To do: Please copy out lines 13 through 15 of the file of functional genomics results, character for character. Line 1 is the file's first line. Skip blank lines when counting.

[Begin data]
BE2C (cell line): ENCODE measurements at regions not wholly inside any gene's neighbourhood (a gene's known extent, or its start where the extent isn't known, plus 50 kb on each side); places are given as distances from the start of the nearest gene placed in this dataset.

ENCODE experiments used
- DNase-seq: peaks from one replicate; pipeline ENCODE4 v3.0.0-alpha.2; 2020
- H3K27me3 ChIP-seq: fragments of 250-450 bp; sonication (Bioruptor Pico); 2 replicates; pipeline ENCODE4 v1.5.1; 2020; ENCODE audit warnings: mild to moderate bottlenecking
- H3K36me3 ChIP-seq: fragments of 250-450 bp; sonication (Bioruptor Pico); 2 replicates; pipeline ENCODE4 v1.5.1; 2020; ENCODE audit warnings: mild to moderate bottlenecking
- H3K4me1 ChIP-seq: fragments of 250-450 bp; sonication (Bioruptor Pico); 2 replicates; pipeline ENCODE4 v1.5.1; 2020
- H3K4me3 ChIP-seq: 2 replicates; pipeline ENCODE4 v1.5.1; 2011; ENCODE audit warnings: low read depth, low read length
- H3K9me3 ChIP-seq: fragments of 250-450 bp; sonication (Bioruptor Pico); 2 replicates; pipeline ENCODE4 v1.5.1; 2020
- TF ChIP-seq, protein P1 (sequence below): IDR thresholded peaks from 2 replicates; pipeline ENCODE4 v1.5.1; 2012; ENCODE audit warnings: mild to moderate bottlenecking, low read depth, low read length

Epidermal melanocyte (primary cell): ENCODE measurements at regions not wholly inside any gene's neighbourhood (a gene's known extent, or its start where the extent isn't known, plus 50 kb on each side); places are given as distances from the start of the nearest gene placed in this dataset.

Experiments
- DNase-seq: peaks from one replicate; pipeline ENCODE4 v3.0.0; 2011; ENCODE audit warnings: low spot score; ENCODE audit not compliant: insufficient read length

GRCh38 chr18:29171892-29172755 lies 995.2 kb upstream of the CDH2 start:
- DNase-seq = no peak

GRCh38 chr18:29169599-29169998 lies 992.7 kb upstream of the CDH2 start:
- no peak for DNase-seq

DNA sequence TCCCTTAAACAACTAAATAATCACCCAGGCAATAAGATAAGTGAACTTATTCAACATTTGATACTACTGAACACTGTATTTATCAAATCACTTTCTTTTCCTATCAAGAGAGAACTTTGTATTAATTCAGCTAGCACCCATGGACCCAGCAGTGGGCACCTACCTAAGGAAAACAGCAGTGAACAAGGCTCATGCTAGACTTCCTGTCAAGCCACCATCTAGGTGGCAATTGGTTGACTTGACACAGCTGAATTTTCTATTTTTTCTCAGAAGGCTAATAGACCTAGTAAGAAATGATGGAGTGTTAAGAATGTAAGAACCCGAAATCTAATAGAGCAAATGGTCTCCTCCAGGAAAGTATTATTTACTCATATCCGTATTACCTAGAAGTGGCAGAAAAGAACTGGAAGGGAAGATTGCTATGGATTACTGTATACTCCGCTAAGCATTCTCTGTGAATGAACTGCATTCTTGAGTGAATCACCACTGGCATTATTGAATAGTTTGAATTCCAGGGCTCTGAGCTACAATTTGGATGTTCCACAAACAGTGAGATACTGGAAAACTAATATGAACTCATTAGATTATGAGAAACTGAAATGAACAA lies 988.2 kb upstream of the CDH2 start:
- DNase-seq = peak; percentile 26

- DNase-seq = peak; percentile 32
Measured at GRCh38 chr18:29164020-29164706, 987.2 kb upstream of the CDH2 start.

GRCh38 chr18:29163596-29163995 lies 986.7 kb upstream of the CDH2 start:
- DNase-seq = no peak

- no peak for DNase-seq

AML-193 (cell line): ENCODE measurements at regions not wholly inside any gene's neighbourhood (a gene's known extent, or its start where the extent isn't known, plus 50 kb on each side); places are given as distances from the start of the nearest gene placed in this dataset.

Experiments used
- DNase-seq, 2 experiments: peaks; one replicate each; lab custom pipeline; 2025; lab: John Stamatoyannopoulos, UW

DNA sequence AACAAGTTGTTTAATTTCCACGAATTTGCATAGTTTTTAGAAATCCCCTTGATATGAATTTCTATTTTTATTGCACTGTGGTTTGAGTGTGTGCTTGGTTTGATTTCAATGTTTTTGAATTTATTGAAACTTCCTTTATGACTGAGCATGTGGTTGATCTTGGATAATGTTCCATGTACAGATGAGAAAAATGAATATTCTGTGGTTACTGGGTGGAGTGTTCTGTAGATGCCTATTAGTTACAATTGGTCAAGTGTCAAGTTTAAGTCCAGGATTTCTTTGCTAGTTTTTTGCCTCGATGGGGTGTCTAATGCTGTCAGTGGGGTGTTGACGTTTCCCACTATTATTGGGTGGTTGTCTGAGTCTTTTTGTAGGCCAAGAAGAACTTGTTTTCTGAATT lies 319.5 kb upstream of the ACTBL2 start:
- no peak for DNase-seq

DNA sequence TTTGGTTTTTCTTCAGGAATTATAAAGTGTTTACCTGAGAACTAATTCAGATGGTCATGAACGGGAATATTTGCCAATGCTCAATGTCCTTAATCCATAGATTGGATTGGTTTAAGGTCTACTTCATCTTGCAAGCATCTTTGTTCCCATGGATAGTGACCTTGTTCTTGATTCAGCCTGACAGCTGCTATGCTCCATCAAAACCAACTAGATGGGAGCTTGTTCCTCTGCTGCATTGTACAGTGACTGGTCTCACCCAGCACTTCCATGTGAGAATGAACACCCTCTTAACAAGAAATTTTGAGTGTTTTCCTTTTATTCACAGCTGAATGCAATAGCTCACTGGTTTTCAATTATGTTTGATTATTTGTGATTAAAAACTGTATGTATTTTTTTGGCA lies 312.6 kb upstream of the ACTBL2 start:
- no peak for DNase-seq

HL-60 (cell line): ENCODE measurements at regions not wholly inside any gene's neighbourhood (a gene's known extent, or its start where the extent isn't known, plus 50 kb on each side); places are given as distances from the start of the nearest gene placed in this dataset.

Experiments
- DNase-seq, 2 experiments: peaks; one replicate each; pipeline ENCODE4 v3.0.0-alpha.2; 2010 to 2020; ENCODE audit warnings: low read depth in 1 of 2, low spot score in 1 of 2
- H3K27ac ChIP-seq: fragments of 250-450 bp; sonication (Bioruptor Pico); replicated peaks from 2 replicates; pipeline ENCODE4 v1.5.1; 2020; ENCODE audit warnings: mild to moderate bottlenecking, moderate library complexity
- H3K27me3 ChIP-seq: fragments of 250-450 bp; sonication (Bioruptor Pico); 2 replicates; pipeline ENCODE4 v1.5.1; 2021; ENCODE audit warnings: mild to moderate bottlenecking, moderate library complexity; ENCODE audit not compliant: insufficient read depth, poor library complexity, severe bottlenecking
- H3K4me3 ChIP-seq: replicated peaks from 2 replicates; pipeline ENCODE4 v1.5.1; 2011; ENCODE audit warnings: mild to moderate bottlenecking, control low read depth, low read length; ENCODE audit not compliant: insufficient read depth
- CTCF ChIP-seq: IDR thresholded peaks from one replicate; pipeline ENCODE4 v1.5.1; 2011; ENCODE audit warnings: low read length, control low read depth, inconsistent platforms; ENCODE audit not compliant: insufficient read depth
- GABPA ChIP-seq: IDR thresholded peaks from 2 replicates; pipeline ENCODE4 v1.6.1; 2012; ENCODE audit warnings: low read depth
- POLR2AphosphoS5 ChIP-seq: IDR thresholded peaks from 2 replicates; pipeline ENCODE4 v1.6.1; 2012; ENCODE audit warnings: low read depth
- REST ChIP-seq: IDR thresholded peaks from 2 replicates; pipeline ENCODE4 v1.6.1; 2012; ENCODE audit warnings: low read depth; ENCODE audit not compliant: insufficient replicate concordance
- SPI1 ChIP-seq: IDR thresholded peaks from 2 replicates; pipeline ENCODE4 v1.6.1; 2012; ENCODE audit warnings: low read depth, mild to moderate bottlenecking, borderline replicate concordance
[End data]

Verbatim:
GRCh38 chr18:29171892-29172755 lies 995.2 kb upstream of the CDH2 start:
- DNase-seq = no peak

GRCh38 chr18:29169599-29169998 lies 992.7 kb upstream of the CDH2 start: